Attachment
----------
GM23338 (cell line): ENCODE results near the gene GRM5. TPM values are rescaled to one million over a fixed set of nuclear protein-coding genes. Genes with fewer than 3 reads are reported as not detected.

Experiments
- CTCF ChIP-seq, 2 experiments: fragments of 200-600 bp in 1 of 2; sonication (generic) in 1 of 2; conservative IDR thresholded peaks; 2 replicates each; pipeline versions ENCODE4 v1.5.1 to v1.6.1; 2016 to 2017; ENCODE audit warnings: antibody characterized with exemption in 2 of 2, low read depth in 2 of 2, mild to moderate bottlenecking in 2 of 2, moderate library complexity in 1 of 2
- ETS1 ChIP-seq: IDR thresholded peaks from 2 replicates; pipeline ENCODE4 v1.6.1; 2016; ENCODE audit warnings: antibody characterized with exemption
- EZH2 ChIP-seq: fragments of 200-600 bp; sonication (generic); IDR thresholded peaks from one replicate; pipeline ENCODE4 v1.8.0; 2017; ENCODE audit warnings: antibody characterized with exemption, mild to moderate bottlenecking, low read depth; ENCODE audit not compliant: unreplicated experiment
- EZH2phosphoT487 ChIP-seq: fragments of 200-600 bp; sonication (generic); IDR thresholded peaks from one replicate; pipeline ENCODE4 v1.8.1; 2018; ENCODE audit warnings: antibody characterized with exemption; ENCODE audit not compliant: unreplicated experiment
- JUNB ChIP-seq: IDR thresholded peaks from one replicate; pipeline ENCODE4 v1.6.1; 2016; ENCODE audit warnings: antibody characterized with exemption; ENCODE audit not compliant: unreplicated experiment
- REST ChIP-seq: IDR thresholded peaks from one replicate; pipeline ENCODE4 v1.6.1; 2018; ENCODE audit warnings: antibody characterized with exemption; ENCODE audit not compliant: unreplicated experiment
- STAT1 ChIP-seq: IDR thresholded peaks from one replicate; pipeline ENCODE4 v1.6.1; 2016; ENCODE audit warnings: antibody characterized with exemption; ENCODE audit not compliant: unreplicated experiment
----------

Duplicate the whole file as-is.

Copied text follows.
GM23338 (cell line): ENCODE results near the gene GRM5. TPM values are rescaled to one million over a fixed set of nuclear protein-coding genes. Genes with fewer than 3 reads are reported as not detected.

Experiments
- CTCF ChIP-seq, 2 experiments: fragments of 200-600 bp in 1 of 2; sonication (generic) in 1 of 2; conservative IDR thresholded peaks; 2 replicates each; pipeline versions ENCODE4 v1.5.1 to v1.6.1; 2016 to 2017; ENCODE audit warnings: antibody characterized with exemption in 2 of 2, low read depth in 2 of 2, mild to moderate bottlenecking in 2 of 2, moderate library complexity in 1 of 2
- ETS1 ChIP-seq: IDR thresholded peaks from 2 replicates; pipeline ENCODE4 v1.6.1; 2016; ENCODE audit warnings: antibody characterized with exemption
- EZH2 ChIP-seq: fragments of 200-600 bp; sonication (generic); IDR thresholded peaks from one replicate; pipeline ENCODE4 v1.8.0; 2017; ENCODE audit warnings: antibody characterized with exemption, mild to moderate bottlenecking, low read depth; ENCODE audit not compliant: unreplicated experiment
- EZH2phosphoT487 ChIP-seq: fragments of 200-600 bp; sonication (generic); IDR thresholded peaks from one replicate; pipeline ENCODE4 v1.8.1; 2018; ENCODE audit warnings: antibody characterized with exemption; ENCODE audit not compliant: unreplicated experiment
- JUNB ChIP-seq: IDR thresholded peaks from one replicate; pipeline ENCODE4 v1.6.1; 2016; ENCODE audit warnings: antibody characterized with exemption; ENCODE audit not compliant: unreplicated experiment
- REST ChIP-seq: IDR thresholded peaks from one replicate; pipeline ENCODE4 v1.6.1; 2018; ENCODE audit warnings: antibody characterized with exemption; ENCODE audit not compliant: unreplicated experiment
- STAT1 ChIP-seq: IDR thresholded peaks from one replicate; pipeline ENCODE4 v1.6.1; 2016; ENCODE audit warnings: antibody characterized with exemption; ENCODE audit not compliant: unreplicated experiment